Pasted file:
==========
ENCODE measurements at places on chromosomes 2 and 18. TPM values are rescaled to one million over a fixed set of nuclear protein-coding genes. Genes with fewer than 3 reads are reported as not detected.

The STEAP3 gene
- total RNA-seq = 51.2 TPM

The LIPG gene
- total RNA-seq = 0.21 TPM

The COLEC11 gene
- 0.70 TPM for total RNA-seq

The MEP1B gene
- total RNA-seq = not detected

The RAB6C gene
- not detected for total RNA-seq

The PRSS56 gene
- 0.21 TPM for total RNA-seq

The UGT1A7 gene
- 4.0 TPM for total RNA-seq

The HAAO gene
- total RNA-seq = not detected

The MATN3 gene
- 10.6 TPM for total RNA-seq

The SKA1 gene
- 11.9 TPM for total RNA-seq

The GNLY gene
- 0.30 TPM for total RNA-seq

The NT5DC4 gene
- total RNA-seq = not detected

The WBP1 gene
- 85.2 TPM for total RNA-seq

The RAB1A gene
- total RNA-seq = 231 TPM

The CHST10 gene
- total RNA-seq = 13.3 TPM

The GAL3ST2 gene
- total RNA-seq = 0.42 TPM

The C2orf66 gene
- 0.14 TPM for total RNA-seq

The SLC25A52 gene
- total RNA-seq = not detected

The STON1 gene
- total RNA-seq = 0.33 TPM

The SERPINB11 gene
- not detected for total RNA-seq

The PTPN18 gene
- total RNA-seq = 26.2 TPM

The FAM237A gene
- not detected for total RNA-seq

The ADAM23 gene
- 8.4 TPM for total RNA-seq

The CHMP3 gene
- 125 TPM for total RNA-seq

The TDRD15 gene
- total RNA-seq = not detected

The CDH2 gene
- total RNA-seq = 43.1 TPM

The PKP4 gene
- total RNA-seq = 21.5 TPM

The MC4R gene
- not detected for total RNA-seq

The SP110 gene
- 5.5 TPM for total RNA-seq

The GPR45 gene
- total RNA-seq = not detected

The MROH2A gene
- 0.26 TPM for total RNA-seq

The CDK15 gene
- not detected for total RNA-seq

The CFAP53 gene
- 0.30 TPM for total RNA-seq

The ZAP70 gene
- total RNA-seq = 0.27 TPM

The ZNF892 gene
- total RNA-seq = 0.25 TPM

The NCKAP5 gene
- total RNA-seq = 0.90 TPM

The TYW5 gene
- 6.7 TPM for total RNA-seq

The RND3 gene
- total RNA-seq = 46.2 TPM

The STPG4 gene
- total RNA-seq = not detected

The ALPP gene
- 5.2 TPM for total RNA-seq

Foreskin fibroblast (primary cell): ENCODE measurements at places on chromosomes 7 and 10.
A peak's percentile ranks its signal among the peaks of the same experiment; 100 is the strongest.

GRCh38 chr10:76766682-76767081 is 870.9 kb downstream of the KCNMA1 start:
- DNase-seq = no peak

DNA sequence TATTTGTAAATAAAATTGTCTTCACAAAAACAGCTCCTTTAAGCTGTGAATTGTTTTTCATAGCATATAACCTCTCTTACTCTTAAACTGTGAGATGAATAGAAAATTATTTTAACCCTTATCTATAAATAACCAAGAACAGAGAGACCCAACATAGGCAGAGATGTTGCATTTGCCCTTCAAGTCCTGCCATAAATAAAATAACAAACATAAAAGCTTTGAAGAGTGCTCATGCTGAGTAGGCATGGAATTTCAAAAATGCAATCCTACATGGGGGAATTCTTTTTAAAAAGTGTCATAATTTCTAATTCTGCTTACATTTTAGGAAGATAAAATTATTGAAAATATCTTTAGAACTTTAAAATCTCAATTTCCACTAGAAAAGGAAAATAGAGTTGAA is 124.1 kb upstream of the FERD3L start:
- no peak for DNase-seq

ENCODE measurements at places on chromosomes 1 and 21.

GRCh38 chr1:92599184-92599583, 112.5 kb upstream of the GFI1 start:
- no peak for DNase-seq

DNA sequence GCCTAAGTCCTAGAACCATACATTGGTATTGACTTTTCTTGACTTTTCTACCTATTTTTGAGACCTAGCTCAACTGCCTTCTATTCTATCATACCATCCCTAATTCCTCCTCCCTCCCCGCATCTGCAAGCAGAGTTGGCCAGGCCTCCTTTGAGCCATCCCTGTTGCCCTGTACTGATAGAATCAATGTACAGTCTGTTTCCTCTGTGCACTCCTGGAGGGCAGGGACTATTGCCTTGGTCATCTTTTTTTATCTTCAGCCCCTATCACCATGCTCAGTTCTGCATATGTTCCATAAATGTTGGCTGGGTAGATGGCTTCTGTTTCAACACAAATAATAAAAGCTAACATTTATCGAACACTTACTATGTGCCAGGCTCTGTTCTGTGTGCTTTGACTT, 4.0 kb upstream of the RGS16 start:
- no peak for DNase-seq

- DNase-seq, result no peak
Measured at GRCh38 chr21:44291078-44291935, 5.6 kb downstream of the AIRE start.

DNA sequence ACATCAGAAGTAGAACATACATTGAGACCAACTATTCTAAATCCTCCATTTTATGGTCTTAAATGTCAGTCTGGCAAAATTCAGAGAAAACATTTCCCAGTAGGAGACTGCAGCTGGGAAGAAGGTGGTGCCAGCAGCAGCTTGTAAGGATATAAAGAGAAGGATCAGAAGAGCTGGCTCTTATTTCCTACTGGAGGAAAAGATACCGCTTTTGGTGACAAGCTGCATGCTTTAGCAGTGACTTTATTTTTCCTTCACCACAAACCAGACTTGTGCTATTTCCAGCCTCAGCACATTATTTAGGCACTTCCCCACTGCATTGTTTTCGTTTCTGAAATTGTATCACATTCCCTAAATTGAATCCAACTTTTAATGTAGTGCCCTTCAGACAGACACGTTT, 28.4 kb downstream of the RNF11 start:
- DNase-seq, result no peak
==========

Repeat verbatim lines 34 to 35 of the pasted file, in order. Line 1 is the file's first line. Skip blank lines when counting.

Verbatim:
The C2orf66 gene
- 0.14 TPM for total RNA-seq